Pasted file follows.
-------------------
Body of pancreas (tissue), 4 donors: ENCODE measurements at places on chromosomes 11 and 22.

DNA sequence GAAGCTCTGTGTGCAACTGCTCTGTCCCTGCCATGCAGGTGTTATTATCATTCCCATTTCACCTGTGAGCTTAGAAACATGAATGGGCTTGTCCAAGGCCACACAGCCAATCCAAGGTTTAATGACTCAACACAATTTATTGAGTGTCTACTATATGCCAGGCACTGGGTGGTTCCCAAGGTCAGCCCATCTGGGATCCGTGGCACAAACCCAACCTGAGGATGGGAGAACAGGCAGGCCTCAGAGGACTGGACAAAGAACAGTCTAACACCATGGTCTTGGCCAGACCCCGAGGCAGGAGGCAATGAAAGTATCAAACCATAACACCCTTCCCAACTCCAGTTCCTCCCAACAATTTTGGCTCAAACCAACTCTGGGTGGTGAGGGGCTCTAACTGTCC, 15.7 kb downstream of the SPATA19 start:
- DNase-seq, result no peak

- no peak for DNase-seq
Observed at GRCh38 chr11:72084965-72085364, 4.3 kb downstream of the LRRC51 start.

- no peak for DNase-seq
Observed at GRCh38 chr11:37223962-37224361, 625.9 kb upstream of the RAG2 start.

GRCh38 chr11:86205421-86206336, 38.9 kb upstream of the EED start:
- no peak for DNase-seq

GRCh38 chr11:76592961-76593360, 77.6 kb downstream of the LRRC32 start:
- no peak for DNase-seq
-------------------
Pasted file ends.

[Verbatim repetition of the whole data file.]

Body of pancreas (tissue), 4 donors: ENCODE measurements at places on chromosomes 11 and 22.

DNA sequence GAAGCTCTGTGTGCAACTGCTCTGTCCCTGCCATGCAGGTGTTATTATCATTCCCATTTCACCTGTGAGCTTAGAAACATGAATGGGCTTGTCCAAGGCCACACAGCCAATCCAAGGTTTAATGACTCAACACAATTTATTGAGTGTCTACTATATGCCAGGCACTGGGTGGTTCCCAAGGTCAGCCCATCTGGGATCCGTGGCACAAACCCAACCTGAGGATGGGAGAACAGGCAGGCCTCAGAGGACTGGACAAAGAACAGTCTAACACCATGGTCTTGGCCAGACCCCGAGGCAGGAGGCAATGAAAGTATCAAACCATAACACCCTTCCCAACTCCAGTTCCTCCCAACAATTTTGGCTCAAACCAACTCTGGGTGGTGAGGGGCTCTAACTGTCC, 15.7 kb downstream of the SPATA19 start:
- DNase-seq, result no peak

- no peak for DNase-seq
Observed at GRCh38 chr11:72084965-72085364, 4.3 kb downstream of the LRRC51 start.

- no peak for DNase-seq
Observed at GRCh38 chr11:37223962-37224361, 625.9 kb upstream of the RAG2 start.

GRCh38 chr11:86205421-86206336, 38.9 kb upstream of the EED start:
- no peak for DNase-seq

GRCh38 chr11:76592961-76593360, 77.6 kb downstream of the LRRC32 start:
- no peak for DNase-seq